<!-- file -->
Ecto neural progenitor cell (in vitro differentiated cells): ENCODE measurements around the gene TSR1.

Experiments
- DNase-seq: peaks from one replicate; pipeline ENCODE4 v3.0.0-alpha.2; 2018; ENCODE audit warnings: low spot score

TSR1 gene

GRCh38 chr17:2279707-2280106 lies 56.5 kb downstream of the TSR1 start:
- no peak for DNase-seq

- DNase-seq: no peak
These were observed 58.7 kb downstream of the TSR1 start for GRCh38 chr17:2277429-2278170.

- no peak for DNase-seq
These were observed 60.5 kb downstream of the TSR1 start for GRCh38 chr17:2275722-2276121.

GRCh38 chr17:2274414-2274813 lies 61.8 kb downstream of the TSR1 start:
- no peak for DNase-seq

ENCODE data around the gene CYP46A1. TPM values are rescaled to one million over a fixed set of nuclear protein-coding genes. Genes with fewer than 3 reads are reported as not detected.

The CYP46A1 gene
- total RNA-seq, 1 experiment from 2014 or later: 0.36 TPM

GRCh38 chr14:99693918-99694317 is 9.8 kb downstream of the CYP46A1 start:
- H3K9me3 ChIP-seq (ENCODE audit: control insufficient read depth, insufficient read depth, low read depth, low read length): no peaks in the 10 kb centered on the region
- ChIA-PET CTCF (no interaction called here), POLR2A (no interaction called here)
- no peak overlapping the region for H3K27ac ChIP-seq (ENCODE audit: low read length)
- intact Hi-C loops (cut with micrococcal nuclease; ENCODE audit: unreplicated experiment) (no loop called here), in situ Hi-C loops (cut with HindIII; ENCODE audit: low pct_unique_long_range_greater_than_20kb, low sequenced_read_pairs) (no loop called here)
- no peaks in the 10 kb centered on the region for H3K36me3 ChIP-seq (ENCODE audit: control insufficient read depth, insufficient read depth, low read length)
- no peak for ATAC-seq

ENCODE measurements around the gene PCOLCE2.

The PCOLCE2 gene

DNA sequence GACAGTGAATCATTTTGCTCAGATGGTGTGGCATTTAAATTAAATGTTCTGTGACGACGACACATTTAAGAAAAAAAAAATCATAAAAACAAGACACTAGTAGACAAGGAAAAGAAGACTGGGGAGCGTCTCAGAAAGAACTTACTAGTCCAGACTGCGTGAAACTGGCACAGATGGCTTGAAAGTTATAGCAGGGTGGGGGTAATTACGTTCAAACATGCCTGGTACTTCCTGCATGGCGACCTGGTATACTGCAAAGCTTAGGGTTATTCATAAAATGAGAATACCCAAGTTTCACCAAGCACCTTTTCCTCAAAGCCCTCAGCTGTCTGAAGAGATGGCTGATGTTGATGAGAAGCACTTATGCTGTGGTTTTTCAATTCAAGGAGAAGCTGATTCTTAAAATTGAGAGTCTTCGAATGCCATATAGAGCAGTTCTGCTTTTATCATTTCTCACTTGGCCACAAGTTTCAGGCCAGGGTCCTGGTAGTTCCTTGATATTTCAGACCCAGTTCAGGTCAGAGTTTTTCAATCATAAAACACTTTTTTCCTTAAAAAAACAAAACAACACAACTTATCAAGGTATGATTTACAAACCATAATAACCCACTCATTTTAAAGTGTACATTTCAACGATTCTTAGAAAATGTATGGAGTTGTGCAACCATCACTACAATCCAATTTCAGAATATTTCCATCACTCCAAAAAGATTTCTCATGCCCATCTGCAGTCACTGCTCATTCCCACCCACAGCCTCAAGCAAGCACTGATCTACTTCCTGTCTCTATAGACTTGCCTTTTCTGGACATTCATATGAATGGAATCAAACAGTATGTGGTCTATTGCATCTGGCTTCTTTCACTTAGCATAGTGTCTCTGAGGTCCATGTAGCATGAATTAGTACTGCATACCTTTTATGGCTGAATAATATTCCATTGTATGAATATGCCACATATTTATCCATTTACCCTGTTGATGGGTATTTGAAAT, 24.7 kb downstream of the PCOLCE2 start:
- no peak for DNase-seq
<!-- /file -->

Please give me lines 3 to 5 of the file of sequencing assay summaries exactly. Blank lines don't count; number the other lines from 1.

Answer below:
- DNase-seq: peaks from one replicate; pipeline ENCODE4 v3.0.0-alpha.2; 2018; ENCODE audit warnings: low spot score

TSR1 gene

GRCh38 chr17:2279707-2280106 lies 56.5 kb downstream of the TSR1 start: